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Issue #1778      May 24, 2017

Subverting radical culture

How do the ruling classes manipulate art and culture to secure political consent for oppression and exploitation? Two exhibitions on the 1917 revolution in Russia go some way towards providing an answer.

Most historians accept that the February and October revolutions in that year were both clear improvements on the tsarist autocracy that preceded them.

And most cultural historians also recognise the explosion of creativity and widespread democratisation of culture which followed the October revolution.

Art and cultural activities suddenly became exciting, accessible and relevant to ordinary Russians.

But these are uncomfortable facts for our current rulers, who must crush any hopes for political or cultural progress if they are to stay on top.

There are two ways they can do this. One is to construct a biased and misleading narrative which ignores historical evidence and downplays artists’ support for the revolution. That was on view in the recent exhibition at the Royal Academy, an openly one-sided and distorted presentation of its politics and art.

The second is to create a monumental fudge which obscures the real historical and cultural achievements of 1917, through a kind of chaotic eclecticism.

This is the strategy followed by the British Library in its current exhibition on the Russian Revolution, embodied in the mistaken and banal commentary offered by one of its curators in the Morning Star last week.

“Today, people are not so much concerned about the faults of capitalist society but are trying to find their way through the new challenges of the global world,” she asserted.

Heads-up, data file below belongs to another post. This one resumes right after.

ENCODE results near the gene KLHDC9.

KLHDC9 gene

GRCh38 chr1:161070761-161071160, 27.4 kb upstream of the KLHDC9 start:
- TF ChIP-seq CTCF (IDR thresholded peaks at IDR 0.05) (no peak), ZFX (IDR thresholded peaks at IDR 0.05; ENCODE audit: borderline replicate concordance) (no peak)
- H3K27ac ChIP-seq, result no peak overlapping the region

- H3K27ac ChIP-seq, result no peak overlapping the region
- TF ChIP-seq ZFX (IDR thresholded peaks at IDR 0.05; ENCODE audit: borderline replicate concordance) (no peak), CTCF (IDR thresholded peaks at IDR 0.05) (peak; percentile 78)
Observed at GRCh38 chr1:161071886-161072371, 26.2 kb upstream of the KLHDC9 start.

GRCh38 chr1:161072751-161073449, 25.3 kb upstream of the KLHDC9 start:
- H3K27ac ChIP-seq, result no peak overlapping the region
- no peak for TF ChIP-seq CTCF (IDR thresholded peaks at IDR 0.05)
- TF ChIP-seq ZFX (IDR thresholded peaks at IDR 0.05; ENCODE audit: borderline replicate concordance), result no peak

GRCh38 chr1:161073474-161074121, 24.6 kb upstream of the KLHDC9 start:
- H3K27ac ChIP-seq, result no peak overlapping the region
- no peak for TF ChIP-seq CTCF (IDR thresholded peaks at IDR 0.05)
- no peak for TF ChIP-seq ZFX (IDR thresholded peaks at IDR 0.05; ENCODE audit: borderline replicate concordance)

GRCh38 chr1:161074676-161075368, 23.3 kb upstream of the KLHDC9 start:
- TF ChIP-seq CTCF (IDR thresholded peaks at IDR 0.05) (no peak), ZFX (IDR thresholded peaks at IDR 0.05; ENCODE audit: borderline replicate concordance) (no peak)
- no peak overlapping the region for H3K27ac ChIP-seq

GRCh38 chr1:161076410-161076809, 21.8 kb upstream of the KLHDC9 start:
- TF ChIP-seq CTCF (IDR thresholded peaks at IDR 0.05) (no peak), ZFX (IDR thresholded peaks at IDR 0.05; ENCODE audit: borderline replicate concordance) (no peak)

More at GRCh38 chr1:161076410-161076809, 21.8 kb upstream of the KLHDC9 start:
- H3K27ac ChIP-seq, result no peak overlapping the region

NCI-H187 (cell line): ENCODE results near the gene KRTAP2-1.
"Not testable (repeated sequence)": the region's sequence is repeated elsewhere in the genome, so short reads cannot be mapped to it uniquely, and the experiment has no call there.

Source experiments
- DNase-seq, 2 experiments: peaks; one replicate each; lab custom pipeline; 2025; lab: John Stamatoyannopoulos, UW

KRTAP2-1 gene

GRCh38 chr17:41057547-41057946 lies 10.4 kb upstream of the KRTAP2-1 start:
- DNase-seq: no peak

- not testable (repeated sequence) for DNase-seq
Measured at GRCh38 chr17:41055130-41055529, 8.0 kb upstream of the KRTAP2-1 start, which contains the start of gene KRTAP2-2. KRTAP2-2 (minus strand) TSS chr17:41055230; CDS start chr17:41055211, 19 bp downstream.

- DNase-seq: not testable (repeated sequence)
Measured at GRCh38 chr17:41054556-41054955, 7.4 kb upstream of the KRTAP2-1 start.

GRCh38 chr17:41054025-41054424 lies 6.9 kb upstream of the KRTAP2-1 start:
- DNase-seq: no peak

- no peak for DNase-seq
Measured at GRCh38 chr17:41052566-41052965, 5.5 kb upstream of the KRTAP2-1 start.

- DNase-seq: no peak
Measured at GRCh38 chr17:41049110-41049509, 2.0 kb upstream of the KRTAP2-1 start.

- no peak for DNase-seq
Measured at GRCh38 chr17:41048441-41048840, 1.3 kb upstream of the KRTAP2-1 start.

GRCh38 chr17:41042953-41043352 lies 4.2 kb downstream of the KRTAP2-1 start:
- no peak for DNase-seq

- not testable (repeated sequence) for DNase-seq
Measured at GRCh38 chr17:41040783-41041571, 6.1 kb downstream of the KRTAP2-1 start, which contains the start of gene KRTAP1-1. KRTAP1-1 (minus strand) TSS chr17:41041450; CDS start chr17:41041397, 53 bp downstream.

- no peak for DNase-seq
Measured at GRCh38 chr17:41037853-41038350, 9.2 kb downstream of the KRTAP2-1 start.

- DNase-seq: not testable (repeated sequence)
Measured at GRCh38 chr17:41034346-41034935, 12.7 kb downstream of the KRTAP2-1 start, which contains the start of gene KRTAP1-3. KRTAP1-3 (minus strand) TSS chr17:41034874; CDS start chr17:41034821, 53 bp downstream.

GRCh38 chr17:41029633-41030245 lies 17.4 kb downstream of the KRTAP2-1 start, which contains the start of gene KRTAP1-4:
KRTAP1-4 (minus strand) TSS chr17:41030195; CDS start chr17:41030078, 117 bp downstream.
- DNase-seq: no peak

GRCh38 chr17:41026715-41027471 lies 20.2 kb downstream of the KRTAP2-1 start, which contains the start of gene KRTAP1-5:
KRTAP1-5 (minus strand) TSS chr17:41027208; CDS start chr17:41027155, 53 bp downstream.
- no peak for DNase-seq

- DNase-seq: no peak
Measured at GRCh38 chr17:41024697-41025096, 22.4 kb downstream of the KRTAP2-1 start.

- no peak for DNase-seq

How on Earth anyone can write this in the middle of an election campaign in which the Labour Party is quite clearly trying to address the faults of a capitalist society which concern us all is beyond belief.

She provides an individualistic focus on the “personal stories” of those involved and the “individual interpretations” of visitors to the exhibition, rather than promoting a broader, historically-based understanding of Russian history.

This is a cop-out because curatorial practice, including the type of contextual and supporting material supplied, is bound to influence visitors’ perceptions.

It is also disingenuous, because the curators do have a message. They believe that the exhibition “can convey a simple idea that violence can only create more violence in response.” This is sloppy thinking.

History is full of instances where individuals and classes have violently seized control of commonly held resources and have been unwilling to give them up peacefully.

Oppressive rulers have had to be challenged, defeated and restrained by force as well as by peaceful argument, in order that most people can have a fair share of the Earth’s resources.

Of course, peaceful persuasion is best. But what alternative is there to force if that doesn’t work to end exploitation? Would slaves, peasants and serfs have ever been freed without their violent, illegal rebellions?

The “violence breeds violence” message conceals a defeatist political agenda. When the law itself is nothing more than a codification of unjust and oppressive social and economic relationships, it has to be challenged and changed by every means at our disposal.

Coincidentally – or perhaps not – both exhibitions have been sponsored by the Blavatnik Foundation, the beneficiary of Britain’s second richest man Leonard Blavatnik.

He made a huge fortune after the collapse of the Soviet Union and the accompanying legalised robbery by private individuals and corporations of the wealth built up by the Russian people since 1917.

So money stolen from the Russian people is used to fund cultural exhibitions which distort the truth about Russian history. That is how dominant classes manipulate art and culture to secure consent for exploitation and oppression.

Have there ever been more obvious examples of the increasing corruption of our cultural institutions by corporate capital, masquerading as philanthropic or charitable foundations?

A key demand of any progressive arts and culture policy must now be the complete abolition of private sponsorship of our common culture and heritage.

Morning Star

Next article – Girls play strong

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